• Writing Does Not Have to Be a Burden: I remember that my classmate Farzana Haniff wrote in her process essay about how she kept erasing and rewriting her essay about her trip to Guyana because she thought it wasn’t good enough. Then she wrote about how she was able to get over her writer’s block which I think serves as great piece of advice. She wrote, “I decided to just go with my gut and to just continue writing whatever came to my mind. So I completely ignored the ‘delete’ button on my laptop and I just kept typing without even fixing spelling errors.” I thought about what Farzana wrote whenever I encounter the same problem of erasing and rewriting and it has helped me over think less about my writing choices. -Sammie Li
  • The Little Big Things: The writing process was tricky for me. I wanted to avoid being cliché and dull but when trying to write about something of this content, it can be difficult. During this process the reading from Bird by Bird by Anne Lamott reminded me that no matter how successful a writer is they often feel like they are “pulling teeth, even those writers whose prose ends up being the most natural and fluid” (22). This told me that it was okay that I was having a difficult writing process; I simply had to feel it out and roll with the punches. -Sarah Khan

Podcast: April 14th, 2015. Film Birdman, Writer Raymond Carver

April 14th, 2015 Torg Stories Podcast: The Film Birdman, Raymond Carver’s short story “What We Talk About When We Talk About Love,” and his essay “On Writing.” Also, Coach Steve Lavin’s departure from St. John’s University and the new hire of Chris Mullin.

Torg’s New Novel: The Coach’s Wife

“In his novel The Coach’s Wife, William Torgerson has written one of the best books about basketball and coaching I’ve ever read. He’s also written a love story so complicated and wonderful it will have book clubs talking about it for many years.”

Pat Conroy, author of The Prince of Tides and The Death of the Great Santini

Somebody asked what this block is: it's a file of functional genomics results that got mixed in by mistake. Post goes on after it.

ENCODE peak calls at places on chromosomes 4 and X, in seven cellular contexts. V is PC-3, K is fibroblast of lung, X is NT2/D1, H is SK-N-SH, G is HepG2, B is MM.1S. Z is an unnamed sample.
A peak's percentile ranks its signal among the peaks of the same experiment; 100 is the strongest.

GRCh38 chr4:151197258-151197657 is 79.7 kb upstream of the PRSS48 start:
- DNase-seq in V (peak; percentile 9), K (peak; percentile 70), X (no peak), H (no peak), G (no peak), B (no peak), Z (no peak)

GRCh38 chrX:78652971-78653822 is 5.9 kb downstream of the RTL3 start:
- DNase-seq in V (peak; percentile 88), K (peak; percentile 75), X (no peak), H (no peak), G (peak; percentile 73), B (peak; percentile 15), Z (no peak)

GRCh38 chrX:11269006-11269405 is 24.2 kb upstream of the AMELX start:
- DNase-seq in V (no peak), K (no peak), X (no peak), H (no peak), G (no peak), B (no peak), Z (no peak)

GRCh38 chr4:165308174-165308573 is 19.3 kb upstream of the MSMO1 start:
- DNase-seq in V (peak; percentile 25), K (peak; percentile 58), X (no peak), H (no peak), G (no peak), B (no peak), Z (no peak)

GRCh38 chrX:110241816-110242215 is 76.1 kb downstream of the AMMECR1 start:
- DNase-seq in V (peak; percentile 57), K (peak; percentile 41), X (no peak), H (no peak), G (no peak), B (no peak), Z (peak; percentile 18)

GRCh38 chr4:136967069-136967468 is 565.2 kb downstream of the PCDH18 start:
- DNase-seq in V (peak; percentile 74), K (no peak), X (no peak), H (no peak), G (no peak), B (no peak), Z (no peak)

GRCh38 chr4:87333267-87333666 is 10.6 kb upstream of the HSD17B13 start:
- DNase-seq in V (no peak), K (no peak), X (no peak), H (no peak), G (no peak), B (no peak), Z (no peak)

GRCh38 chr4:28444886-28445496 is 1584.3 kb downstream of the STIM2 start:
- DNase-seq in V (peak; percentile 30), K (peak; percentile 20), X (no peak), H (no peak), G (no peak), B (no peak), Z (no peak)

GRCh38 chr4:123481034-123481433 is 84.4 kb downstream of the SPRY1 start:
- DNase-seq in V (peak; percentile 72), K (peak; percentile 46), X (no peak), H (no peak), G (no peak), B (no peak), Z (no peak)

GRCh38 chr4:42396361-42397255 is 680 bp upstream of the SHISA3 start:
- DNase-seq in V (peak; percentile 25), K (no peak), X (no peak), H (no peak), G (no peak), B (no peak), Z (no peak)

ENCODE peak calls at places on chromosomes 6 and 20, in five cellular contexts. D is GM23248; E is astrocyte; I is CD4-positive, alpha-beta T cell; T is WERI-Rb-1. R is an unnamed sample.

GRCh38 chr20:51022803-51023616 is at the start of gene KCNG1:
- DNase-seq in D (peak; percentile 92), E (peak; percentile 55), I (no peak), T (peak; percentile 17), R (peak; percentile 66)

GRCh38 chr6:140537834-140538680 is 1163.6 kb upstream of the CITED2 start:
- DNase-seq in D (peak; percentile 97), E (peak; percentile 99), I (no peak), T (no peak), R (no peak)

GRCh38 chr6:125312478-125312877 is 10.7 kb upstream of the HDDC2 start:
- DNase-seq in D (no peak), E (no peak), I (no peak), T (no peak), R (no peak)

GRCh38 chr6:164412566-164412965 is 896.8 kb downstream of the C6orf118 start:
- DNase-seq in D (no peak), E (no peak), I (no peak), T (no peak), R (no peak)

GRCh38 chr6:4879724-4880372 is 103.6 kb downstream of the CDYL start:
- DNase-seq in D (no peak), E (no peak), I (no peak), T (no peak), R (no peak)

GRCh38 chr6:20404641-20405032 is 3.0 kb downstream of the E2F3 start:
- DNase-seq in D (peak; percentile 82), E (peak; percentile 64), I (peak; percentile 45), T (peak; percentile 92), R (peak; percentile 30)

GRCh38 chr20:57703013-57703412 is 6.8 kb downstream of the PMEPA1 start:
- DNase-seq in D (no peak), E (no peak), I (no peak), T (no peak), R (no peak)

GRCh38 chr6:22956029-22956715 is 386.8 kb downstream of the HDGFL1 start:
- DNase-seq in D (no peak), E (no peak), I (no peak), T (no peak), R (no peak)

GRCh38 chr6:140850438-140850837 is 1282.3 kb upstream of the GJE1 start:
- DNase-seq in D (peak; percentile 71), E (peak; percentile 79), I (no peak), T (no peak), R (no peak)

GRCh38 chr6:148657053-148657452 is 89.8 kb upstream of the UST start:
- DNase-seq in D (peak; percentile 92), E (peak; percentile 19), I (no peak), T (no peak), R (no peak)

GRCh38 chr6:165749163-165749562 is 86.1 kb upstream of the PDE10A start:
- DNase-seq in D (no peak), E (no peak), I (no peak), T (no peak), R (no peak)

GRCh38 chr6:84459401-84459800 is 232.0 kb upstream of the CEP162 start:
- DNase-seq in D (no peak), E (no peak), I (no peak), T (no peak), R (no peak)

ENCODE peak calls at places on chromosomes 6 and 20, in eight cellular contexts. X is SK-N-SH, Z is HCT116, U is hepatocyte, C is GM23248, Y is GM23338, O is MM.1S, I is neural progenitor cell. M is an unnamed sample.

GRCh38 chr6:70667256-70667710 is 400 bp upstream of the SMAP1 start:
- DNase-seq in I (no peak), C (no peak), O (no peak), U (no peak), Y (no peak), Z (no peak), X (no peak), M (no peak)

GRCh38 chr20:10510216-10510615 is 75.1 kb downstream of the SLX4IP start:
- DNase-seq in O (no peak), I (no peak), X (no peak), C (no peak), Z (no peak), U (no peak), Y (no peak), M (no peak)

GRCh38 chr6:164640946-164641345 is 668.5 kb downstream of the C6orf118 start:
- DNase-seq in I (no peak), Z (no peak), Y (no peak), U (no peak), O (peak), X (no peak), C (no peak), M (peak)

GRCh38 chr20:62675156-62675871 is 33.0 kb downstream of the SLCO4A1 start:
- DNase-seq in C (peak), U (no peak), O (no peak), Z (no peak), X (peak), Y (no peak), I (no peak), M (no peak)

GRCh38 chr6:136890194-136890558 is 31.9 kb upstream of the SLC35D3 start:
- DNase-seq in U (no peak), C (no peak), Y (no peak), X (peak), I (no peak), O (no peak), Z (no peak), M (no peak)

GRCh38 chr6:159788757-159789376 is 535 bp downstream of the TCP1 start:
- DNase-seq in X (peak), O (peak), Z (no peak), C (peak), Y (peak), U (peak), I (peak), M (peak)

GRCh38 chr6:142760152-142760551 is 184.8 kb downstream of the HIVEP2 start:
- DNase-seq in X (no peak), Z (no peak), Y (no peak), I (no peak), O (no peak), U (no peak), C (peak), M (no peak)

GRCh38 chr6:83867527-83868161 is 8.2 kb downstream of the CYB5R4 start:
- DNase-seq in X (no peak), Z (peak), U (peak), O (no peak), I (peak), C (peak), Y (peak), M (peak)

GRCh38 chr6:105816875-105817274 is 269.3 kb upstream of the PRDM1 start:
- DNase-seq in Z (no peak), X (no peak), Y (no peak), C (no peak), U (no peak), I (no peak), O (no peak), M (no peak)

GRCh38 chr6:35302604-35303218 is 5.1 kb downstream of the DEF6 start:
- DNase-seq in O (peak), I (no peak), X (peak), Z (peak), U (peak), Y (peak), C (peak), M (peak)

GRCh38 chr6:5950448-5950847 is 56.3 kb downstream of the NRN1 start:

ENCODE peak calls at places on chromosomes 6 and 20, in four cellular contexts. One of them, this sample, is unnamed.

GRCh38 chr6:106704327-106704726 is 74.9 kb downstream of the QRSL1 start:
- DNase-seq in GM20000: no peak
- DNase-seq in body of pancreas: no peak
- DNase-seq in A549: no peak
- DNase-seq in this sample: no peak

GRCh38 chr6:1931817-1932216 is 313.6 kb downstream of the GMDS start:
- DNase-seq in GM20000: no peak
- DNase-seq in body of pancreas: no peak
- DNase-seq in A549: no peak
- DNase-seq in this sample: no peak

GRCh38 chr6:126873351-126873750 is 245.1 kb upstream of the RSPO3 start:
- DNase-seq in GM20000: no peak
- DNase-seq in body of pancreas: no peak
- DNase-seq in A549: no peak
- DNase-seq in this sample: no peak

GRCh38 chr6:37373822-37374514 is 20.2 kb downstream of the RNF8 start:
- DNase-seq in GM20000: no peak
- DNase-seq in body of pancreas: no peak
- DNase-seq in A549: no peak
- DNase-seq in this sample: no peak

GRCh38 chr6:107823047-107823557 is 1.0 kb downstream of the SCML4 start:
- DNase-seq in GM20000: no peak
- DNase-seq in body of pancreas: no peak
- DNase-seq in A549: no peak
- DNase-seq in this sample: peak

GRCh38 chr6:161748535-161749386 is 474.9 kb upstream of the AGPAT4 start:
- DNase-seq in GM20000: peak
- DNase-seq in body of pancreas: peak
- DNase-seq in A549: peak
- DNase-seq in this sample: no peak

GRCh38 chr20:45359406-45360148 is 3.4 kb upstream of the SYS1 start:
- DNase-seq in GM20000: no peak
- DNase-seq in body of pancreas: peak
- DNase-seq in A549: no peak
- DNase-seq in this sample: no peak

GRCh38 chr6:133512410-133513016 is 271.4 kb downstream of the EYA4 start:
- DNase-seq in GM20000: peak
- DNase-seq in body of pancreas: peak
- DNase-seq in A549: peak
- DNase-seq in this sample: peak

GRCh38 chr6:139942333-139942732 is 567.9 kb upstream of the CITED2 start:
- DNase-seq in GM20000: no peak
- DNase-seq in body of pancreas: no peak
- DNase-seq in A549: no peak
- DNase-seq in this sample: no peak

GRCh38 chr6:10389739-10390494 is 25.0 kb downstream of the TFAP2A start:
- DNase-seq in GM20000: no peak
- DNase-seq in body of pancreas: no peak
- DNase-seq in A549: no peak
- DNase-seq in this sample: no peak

Indiana, North Carolina, basketball, novel, coaching, coach's wife, Pat Conroy, My Losing Season

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First Chapter PDF, Torg Reads an Excerpt

In The Coach’s Wife, I draw on my experiences coaching high school basketball in Indiana and the end of several romantic relationships. The story is set in a fictionalized version of my hometown of Winamac, Indiana. Although the story stands on its own, it can also be read as a sequel to Love on the Big Screen.

Here are some endorsements written by writers I admire who were generous enough to take their time to read the manuscript:

  • “Torgerson has crafted an engaging and realistic portrait of Coach Eric Zaucha. The Coach’s Wife reveals one man’s quest for success on the Indiana basketball court, and for love, with admirable detail and insight.” -Allen Gee, author of My Chinese America 
  • “Meet Zuke, basketball coach, romantic, and narrator of this haunting, fast-paced novel, a tale of love and loss and acceptance, and all that we must learn when the party of college is over.” Peter Golden, author of Comeback Love
  • “You couldn’t ask for a more irresistible premise and Torgerson stirs it up with a backdrop including O.J. Simpson, Kurt Cobain, and Lady Di. A treacherous and hilarious journey through the human heart that beats with hope on every page.” –Caroline Leavitt 

If you’ve read the book, love to hear from you in the comment section. If you have friends who might be interested in the book, I’d appreciate it if you would pass along this link to them. Thank you for taking the time to read this page and keeping the conversation surrounding books alive!